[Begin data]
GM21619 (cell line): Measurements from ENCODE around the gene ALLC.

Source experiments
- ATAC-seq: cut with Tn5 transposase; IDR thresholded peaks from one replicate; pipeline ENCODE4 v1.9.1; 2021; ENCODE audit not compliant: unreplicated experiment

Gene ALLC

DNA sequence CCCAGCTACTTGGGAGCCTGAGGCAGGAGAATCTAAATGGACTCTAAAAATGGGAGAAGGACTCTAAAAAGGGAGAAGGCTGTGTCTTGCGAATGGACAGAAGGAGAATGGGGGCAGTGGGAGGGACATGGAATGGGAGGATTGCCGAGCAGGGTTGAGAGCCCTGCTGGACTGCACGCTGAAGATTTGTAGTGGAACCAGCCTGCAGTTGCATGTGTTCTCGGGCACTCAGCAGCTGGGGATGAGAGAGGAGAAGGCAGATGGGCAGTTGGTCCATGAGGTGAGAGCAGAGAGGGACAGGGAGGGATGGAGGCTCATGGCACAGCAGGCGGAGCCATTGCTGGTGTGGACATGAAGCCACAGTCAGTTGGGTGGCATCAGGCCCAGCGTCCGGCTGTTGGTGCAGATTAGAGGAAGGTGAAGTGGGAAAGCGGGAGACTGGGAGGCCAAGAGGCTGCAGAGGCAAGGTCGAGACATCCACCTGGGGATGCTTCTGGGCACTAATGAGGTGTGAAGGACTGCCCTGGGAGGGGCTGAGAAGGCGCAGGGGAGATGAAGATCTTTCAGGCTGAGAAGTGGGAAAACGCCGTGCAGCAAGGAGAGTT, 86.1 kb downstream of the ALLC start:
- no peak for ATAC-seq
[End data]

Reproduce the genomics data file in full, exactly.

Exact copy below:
GM21619 (cell line): Measurements from ENCODE around the gene ALLC.

Source experiments
- ATAC-seq: cut with Tn5 transposase; IDR thresholded peaks from one replicate; pipeline ENCODE4 v1.9.1; 2021; ENCODE audit not compliant: unreplicated experiment

Gene ALLC

DNA sequence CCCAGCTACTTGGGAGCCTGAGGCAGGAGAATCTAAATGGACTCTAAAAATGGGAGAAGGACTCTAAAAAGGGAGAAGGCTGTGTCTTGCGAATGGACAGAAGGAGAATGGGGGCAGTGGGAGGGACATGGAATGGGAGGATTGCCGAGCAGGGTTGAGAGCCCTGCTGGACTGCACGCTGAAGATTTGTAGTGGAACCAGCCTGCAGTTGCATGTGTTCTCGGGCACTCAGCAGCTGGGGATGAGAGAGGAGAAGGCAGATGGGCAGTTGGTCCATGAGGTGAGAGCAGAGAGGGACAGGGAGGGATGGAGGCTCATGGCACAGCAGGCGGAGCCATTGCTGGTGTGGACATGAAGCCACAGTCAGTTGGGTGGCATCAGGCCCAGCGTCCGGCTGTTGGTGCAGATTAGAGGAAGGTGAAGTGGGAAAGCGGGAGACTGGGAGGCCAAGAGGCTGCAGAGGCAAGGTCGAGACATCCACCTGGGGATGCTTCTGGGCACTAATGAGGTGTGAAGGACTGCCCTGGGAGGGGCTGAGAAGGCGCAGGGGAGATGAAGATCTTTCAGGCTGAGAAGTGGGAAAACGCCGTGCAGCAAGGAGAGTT, 86.1 kb downstream of the ALLC start:
- no peak for ATAC-seq